A bright new future

SAPVIA appoints new CEO

Dr Rethabile Melamu

The South African Photovoltaic Industry Association (SAPVIA) is stepping into the next decade of solar with a new CEO at the helm.

SAPVIA has appointed the internationally recognised thought leader, Dr Rethabile Melamu as CEO, effective from May 2022.

A Chemical and Environmental Engineer by training, Melamu has become renowned for her international expertise in the green economy and energy sectors. She has leveraged both the theoretical and practical to harness innovative smart technologies to mitigate the impact of climate change in society, with a dedicated focus on African sustainable development.

Melamu also brings on-the-ground experience developing sub-national energy, green economy and public sector strategies and policies from inception to implementation.

Recognised most recently as one of the “Women Who Are Changing South Africa in the Public Sector”, Dr Melamu’s private and public sector technical and strategic leadership experience is sure to be an asset to SAPVIA as the Association charts a forward path to continue growing the solar PV sector’s role in South Africa’s energy future, in collaboration with government, the private sector and other stakeholders.

“As we celebrate a decade of solar in South Africa, it is fitting that we have at the helm of the Association a driven, experienced and powerful advocate for renewable energy. Dr Melamu comes to SAPVIA with an outstanding track record of delivery. She will lead the organisation into a new era of growth, focussing our strategic direction and ensuring that our members capitalise on the local and regional solar markets.”

“Dr Melamu’s experience and insight will ensure that we take SAPVIA and solar PV in South Africa to the next level, developing a culture of thought leadership, leveraging credible market intelligence and curating a best practice solar PV value chain” said Wido Schnabel, SAPVIA Chair.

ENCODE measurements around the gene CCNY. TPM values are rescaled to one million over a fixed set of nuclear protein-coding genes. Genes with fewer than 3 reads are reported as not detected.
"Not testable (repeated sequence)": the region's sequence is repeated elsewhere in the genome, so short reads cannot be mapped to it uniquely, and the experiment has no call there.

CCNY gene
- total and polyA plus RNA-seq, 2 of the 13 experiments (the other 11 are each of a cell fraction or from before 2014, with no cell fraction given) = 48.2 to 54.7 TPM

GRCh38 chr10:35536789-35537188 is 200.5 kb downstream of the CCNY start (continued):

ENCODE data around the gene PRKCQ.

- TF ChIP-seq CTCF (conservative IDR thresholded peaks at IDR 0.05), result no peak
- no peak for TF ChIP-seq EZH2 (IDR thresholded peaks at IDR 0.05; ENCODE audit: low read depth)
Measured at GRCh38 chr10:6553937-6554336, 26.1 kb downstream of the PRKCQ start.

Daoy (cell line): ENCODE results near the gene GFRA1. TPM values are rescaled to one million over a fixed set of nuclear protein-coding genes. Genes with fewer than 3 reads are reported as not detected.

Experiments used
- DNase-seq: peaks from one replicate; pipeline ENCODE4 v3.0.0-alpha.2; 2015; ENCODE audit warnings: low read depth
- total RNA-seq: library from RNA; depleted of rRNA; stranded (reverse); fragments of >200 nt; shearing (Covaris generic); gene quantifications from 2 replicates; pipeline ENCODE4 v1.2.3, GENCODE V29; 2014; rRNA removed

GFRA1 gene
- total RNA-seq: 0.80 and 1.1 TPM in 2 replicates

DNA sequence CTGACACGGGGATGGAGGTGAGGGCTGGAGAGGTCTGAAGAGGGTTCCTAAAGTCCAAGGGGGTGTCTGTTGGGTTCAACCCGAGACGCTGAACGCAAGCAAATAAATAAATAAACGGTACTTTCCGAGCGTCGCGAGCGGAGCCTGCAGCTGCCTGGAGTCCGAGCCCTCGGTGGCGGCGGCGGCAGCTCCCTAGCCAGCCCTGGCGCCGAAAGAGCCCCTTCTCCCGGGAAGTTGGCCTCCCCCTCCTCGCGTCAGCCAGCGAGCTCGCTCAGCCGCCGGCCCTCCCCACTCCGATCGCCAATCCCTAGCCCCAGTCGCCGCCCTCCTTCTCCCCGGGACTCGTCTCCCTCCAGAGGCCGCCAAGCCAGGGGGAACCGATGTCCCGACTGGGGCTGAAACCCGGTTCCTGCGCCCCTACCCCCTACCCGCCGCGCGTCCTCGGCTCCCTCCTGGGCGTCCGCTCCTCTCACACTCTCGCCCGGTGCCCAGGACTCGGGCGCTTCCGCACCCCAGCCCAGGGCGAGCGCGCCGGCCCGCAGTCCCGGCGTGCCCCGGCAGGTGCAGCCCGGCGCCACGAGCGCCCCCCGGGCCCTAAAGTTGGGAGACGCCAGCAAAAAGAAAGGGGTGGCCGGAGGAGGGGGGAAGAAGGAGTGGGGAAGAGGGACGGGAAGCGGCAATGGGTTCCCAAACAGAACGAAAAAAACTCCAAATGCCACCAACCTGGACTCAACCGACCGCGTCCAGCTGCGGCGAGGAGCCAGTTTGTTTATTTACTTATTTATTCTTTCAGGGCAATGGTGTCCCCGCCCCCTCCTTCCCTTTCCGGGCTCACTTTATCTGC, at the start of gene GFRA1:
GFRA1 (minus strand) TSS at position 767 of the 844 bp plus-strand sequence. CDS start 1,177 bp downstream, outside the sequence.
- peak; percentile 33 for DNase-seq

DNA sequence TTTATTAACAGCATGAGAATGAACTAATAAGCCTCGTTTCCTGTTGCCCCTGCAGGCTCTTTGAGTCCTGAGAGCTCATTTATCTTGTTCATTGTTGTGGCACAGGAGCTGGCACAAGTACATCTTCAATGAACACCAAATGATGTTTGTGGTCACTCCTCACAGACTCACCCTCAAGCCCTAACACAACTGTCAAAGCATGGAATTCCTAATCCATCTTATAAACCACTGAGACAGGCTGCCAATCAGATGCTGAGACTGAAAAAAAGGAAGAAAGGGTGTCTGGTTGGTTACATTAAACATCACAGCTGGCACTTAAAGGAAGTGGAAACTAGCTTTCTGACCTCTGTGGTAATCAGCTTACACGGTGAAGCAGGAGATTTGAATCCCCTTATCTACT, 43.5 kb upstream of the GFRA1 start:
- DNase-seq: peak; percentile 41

Dr Melamu was most recently general manager of Green Economy at The Innovation Hub where she managed a portfolio of 40 green economy start-ups that develop and commercialise clean-tech solutions and technologies that contribute to climate change mitigation and adaptation as well as the creation of much needed employment opportunities.

She was also Acting Chief Director: Sector and Industry Development at the Gauteng Department of Economic Development where she led the development of 11 economic sector strategies to ensure that the province was transformed, modernised and re-industrialised. In her time at the Gauteng Department of Economic Development, Melamu also spearheaded engagement with private and public sectors, locally and internationally, to stimulate the growth of the Green  Economy in the Gauteng province.

“I am delighted to take on the role of CEO and I have no doubt that unlocking largely untapped renewable energy capacity can catalyse the implementation of the country’s sustainable development imperatives, invigorate industrial activity, and deliver meaningful socio-economic value to its citizens,” said Dr Melamu.

“As a trusted partner to government, I foresee SAPVIA and key stakeholders increasingly contributing towards the creation of conducive business and regulatory environments that will unlock market opportunities along the solar PV value chain for the benefit of SAPVIA’s members and the broader sector.”